- Employee Disability Resource Office (for qualified employees or applicants with disabilities to have equal employment opportunities)
- Graduate School (for informal advice at any level of review and for official appeals of program/departmental or school/college grievance decisions)
- Office of Compliance (for class harassment and discrimination, including sexual harassment and sexual violence)
- Office of Student Conduct and Community Standards (for conflicts involving students)
- Ombuds Office for Faculty and Staff (for employed graduate students and post-docs, as well as faculty and staff)
- Title IX (for concerns about discrimination)
Students should contact the department chair or program director with questions about grievances. They may also contact the L&S Academic Divisional Associate Deans, the L&S Associate Dean for Teaching and Learning Administration, or the L&S Director of Human Resources.
Most ITS students are funded through teaching assistantships in the following courses: Introduction to Theatre and Dramatic Literature and Theatre in Education. Both courses provide opportunities for students to develop their own teaching styles and skills. Students also receive funding through fellowships and project assistantships.
Graduate School Resources
Take advantage of the Graduate School's professional development resources to build skills, thrive academically, and launch your career.
ITS student life includes an active program of colloquia and speakers, annual short play festivals, and a yearly conference organized by ITS graduate students.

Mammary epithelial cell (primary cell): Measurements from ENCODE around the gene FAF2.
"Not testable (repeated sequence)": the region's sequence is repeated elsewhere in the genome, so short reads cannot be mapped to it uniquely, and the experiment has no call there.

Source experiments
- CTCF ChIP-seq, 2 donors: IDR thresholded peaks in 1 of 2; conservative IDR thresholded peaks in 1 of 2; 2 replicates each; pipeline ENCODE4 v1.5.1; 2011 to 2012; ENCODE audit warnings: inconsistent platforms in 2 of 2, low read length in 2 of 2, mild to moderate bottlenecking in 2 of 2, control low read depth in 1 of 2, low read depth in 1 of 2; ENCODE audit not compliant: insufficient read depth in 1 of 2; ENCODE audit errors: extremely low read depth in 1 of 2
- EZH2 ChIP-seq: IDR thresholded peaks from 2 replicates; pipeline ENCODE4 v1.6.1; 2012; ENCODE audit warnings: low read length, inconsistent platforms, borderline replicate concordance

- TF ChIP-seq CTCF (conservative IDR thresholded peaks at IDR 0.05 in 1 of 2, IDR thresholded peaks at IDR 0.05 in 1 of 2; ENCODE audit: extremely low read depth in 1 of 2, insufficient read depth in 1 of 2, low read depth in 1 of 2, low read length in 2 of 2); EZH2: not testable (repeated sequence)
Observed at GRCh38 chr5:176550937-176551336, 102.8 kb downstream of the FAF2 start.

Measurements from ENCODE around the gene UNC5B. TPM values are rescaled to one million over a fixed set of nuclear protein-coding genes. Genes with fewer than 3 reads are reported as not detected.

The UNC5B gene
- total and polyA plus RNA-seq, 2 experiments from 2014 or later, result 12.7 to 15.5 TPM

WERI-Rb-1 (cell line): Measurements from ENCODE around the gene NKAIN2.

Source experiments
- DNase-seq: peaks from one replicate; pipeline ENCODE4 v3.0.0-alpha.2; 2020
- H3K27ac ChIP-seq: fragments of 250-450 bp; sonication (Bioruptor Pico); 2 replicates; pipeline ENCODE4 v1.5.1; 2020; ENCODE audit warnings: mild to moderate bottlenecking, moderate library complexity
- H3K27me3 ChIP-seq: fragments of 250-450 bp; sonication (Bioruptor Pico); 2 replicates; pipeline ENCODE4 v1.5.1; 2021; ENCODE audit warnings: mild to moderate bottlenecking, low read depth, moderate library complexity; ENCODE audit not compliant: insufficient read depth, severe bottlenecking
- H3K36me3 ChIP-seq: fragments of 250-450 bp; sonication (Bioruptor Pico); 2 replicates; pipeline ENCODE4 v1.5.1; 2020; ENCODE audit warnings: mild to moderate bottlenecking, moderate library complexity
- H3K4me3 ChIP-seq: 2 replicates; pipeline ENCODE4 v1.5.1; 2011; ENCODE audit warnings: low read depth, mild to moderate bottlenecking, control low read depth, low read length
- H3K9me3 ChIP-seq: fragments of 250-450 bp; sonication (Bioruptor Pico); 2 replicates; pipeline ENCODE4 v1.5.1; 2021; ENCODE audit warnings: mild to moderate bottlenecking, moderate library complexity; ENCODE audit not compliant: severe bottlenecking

- Demonstrate understanding of the theory, history, and practice of drama and theatre as collaborative cultural forms across historical periods.
- Master the methods and materials of theatre and performance research and writing in order to produce original scholarly projects that range in complexity from term papers to dissertations.
- Develop methods for theatre and performance practice and theory in order to test the reciprocal relations between research and practice through reflective participation in the production process.
- Identify and distinguish among the diverse global locations of theatre and the intercultural contact among theatre traditions, especially as these multiply in the modern and contemporary periods.
- Prepare for future careers combining theatre and performance scholarship, teaching, and/or practice.
- Demonstrate professionalization in the discipline of theatre through participation in conferences and submission of work to scholarly journals.
Aparna Dharwadker, Professor, English; ITS
Christine Garlough, Professor, Gender and Women’s Studies
Paola S. Hernández, Professor, Spanish and Portuguese; ITS
Michael Peterson (Program Director), Professor, Art; ITS
Mary Trotter, Associate Professor, English; ITS
Mike Vanden Heuvel, Professor, Classics and Near Eastern Studies (CANES); Integrated Liberal Studies; ITS
Manon van de Water, Professor, German, Nordic, and Slavic (chair); ITS
Sandra Adell, Afro-American Studies
Karen Britland, English
Margaret Butler, Music
Joshua Calhoun, English
Jill H. Casid, Art History
Laurie Beth Clark, Art
Susan Cook, Music
David Furumoto, Theatre and Drama
Sabine Gross, German
Erica Halverson, Curriculum and Instruction
Maksim Hanukai, German, Nordic, and Slavic
Andrea Harris, Dance
Laura McClure, Classics
James McMasters, Gender and Women’s Studies; Asian American Studies
Fredric Neyrat, Comparative Literature & Folklore Studies
Teju Olaniyan, English; African Languages and Literature
Jen Plants, English
Patrick Sims, Theatre and Drama
Mark Vareschi, English
Natalie Zervou, Dance